Nathan Littauer nurses, management reach deal, averting strike

After more than a year without a contract, heated negotiation sessions, two informational pickets an

After more than a year without a contract, heated negotiation sessions, two informational pickets and the threat of a strike, Nathan Littauer nurses and hospital management have reached a tentative agreement for a new contract.

Bargaining units went to the table Wednesday morning to negotiate one last time before nurses were set to formally strike on Monday. They came out at 2:30 a.m. this morning with a new contract deal that both sides have deemed acceptable.

“Nathan Littauer is pleased a strike has been averted,” said Nathan Littauer spokeswoman Cheryl McGrattan. “Everything’s been developing quickly.”

The 144 nurses represented by New York State Nurses Association have to be briefed on what the contract offers before the union or hospital will make any details public, said NYSNA spokesman Mark Genovese.

As Genovese received text messages throughout yesterday and this morning’s negotiating session, he said it was obvious that progress was being made on a contract, which has been at a standstill since Oct. 30, 2010, when the last one expired.

“There was a commitment that they would sit there and finish the negotiation this time,” he said. “There is an appreciation now for the work the nurses do and the role they play in delivering care. They just wanted that recognition that nurses are important to the process.”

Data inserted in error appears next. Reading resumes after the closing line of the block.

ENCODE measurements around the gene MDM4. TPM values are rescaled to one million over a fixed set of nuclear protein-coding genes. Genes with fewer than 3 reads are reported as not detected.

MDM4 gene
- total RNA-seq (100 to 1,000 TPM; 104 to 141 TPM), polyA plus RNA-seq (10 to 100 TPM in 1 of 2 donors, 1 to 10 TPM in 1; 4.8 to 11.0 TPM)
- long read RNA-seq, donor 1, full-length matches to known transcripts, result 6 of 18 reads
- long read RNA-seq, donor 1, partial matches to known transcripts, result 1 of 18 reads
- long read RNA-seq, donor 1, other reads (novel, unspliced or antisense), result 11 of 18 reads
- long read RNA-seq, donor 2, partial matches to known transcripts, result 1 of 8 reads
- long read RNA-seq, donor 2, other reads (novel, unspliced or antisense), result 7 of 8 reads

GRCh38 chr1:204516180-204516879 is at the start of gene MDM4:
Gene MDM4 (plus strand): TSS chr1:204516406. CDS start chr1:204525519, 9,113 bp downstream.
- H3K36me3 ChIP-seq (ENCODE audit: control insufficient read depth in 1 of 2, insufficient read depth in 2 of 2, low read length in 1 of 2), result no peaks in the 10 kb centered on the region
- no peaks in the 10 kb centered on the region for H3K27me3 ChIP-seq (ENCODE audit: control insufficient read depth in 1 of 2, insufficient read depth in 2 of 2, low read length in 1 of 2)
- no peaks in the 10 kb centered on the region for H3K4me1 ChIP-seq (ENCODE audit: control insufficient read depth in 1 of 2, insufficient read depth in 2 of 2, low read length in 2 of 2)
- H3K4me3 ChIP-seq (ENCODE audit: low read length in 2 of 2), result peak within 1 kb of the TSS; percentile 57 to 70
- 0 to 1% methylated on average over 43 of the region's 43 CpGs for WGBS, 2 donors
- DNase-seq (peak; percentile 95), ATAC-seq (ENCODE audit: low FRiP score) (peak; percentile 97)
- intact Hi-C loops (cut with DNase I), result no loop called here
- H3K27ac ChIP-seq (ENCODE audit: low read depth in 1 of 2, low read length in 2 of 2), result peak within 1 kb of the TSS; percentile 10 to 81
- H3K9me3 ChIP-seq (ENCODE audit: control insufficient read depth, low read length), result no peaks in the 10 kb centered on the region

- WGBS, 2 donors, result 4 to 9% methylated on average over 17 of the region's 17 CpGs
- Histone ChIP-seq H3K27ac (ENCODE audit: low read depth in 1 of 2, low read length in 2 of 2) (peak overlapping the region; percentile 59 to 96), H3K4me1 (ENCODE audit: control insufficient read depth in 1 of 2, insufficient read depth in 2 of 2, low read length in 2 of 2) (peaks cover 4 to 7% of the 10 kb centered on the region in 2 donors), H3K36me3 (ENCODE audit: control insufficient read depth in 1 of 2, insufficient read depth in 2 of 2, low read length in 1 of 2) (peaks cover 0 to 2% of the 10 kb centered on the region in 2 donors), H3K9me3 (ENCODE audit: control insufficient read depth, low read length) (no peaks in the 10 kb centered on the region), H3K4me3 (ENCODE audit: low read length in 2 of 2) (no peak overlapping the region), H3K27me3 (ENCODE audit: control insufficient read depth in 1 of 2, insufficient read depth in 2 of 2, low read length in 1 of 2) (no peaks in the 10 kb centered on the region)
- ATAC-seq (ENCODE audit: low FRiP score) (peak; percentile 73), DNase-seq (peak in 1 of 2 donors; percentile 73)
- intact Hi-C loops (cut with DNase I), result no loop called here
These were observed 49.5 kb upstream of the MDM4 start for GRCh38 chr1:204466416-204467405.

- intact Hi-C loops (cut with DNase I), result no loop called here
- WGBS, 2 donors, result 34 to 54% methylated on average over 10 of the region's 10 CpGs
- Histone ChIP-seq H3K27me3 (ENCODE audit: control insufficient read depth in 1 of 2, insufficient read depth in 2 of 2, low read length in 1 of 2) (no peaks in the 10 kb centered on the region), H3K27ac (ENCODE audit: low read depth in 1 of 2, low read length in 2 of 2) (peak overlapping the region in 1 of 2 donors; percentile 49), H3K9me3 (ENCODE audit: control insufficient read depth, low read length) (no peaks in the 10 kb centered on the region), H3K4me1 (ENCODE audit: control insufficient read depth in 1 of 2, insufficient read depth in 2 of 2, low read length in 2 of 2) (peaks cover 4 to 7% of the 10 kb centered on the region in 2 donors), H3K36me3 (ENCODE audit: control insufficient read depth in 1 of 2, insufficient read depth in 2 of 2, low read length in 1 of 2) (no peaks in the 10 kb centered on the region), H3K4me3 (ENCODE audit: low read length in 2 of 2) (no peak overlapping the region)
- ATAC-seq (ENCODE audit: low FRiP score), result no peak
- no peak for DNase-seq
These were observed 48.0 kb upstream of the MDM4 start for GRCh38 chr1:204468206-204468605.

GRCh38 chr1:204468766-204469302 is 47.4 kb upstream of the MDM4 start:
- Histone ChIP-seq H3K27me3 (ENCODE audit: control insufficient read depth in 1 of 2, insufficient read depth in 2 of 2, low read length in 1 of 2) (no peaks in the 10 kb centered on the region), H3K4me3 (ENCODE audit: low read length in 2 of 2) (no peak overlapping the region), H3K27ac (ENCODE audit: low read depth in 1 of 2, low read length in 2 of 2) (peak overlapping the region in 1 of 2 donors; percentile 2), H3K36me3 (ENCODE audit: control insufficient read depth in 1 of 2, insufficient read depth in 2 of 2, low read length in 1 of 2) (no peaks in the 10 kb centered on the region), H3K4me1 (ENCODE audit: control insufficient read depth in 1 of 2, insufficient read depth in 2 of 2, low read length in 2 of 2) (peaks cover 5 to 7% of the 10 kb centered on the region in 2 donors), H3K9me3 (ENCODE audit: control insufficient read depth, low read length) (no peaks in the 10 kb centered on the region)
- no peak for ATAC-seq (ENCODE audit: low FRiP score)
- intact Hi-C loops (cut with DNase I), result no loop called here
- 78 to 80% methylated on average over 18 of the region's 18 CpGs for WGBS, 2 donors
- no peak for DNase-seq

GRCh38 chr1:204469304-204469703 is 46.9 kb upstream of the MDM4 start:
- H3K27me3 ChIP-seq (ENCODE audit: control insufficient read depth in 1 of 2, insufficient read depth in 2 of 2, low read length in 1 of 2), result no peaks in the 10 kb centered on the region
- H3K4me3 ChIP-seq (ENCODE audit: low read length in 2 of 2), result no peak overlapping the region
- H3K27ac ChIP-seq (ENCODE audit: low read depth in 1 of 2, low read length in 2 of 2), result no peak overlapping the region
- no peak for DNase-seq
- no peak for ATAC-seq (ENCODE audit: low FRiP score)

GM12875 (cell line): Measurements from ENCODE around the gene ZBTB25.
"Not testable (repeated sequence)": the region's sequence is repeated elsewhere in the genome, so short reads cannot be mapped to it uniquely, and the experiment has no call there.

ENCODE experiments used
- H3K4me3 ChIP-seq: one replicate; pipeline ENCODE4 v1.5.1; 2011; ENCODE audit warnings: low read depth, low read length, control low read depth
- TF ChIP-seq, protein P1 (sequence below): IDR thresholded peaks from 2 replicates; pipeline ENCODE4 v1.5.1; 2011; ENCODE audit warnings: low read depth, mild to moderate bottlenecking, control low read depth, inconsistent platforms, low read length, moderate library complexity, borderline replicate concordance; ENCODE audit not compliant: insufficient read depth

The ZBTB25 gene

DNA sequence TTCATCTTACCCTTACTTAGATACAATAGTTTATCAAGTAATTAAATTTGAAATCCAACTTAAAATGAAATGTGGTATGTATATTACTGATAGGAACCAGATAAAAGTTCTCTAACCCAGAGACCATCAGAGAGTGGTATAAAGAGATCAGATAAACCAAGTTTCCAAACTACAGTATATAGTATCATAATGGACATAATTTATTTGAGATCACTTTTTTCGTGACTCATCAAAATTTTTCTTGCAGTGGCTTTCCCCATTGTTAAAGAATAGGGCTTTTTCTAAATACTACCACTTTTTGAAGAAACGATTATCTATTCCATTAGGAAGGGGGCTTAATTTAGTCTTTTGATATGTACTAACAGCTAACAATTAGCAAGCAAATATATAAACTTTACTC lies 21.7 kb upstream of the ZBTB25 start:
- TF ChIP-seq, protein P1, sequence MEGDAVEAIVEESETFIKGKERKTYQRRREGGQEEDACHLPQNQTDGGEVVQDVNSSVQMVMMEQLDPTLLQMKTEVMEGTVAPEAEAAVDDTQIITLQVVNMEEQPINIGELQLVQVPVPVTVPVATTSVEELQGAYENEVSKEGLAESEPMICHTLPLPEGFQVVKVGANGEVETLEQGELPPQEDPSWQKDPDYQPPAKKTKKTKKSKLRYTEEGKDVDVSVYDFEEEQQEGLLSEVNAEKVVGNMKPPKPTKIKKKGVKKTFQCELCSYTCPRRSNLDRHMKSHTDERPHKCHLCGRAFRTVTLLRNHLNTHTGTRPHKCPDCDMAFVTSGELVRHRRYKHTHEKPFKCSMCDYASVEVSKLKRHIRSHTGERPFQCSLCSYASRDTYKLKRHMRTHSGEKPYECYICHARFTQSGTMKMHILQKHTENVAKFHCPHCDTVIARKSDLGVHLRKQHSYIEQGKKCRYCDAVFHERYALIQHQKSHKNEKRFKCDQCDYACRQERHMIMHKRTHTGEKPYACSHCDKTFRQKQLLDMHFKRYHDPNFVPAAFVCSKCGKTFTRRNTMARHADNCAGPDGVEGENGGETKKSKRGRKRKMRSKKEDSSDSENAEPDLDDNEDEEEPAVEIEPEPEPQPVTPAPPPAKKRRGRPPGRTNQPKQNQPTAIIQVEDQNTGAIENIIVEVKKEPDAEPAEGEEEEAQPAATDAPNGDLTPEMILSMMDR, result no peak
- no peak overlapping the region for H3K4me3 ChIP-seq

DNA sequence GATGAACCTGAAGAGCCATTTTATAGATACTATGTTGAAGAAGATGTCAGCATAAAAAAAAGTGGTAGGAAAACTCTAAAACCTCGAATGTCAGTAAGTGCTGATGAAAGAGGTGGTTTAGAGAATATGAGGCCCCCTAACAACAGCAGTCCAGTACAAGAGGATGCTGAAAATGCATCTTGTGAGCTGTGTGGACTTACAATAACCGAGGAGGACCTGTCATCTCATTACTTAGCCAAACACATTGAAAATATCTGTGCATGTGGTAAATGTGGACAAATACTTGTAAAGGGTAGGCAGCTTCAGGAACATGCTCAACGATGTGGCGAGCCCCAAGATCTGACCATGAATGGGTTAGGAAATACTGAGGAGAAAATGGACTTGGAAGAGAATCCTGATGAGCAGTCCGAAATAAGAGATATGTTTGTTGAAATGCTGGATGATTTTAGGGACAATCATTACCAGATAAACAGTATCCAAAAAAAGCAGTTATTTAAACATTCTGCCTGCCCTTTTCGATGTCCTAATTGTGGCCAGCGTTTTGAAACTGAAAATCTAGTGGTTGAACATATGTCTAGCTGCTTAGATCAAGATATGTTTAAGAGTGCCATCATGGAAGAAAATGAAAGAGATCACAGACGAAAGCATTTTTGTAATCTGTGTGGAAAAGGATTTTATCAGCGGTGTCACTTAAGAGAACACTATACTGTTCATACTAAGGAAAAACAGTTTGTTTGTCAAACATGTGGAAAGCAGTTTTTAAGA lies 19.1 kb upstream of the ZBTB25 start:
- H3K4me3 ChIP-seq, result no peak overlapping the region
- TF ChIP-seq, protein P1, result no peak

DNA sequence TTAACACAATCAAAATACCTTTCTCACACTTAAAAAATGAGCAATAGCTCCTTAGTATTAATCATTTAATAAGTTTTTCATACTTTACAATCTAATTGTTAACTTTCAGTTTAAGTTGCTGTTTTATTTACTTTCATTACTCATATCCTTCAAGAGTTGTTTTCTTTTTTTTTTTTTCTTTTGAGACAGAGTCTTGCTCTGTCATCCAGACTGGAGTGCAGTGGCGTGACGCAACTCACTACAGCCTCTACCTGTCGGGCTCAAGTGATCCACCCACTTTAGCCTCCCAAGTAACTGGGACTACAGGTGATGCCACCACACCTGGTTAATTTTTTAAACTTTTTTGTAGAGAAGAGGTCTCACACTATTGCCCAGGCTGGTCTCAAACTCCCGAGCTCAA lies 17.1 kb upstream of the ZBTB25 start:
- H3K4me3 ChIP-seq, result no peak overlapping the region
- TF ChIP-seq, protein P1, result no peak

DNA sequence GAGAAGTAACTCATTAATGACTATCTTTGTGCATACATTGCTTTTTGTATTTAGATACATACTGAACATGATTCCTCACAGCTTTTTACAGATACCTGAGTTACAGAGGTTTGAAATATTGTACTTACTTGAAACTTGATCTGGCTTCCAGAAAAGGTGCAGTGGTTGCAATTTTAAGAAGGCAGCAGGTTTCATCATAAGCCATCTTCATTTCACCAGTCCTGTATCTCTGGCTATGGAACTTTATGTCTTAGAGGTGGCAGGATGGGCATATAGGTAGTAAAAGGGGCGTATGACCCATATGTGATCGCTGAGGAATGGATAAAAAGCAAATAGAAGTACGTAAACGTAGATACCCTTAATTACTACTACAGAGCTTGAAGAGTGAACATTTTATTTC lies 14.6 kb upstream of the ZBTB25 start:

A ratification vote is scheduled for Monday, the day a strike was scheduled to take place at 6:45 a.m.

Instead, now that NYSNA has withdrawn its strike notice, a series of small group meetings will take place the day of the vote, Genovese said. The negotiating team will be on site at the hospital as nurses come off their shifts to present them with the details of various contract provisions, answer questions and finally take a vote.

After negotiations came to a halt, nurses publicly spoke out via community letters, informational pickets and advertisements over what they called detrimental staffing levels at the hospital.

Their main issue was that nurses were being asked to carry heavier patient loads while management cut back on staff hours.

“There often is a feeling of relief,” said Genovese. “Because let’s face it, a strike is a last resort and it’s very tough. Not only is it tough on the community, but it’s tough on the nurses themselves. And there is always a sense of relief now that we can go back to doing what we do best.”

Reach Gazette reporter Bethany Bump at 843-2856 or [email protected]

Categories: Schenectady County

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